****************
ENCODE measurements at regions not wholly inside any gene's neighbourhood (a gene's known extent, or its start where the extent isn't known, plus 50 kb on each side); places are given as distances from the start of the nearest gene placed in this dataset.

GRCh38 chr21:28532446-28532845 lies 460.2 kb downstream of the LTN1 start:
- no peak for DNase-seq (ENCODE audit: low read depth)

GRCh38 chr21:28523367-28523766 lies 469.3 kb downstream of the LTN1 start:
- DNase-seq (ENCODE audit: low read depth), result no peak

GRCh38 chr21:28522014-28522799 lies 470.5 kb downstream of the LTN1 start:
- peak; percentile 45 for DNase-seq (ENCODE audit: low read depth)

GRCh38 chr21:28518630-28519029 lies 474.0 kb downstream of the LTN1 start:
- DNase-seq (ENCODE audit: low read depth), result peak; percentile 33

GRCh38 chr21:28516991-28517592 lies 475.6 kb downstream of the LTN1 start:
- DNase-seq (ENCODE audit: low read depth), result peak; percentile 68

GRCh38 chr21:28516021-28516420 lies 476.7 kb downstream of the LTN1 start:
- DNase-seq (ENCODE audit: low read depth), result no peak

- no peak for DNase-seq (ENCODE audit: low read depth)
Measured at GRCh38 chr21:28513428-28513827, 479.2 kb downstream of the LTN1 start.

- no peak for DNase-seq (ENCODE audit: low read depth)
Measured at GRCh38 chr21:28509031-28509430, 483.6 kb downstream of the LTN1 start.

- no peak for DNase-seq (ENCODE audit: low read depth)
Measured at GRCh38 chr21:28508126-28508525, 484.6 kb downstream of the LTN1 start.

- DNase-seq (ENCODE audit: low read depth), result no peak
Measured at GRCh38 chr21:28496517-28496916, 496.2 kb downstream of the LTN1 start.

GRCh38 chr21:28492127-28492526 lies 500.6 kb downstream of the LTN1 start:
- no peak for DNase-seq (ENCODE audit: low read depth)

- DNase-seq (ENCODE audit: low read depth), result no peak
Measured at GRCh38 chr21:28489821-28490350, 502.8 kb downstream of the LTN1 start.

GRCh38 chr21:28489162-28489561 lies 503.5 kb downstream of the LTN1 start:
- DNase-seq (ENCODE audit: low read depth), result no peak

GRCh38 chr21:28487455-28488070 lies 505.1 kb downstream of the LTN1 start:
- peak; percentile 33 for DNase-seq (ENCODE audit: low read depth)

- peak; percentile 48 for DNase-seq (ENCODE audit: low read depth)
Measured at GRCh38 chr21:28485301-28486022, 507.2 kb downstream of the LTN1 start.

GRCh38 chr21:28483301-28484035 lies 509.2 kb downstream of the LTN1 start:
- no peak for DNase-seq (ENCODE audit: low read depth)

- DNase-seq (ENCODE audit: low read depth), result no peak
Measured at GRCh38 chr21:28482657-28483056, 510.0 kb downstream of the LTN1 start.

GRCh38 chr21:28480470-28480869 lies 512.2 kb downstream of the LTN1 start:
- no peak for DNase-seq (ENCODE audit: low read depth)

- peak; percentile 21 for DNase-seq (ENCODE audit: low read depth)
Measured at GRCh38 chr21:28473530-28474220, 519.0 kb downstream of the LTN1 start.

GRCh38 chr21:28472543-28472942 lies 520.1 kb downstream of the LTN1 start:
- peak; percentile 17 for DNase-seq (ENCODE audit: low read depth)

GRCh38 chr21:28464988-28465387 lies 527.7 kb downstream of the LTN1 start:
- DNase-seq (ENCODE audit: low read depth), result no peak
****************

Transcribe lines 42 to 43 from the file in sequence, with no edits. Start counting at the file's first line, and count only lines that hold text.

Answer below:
GRCh38 chr21:28464988-28465387 lies 527.7 kb downstream of the LTN1 start:
- DNase-seq (ENCODE audit: low read depth), result no peak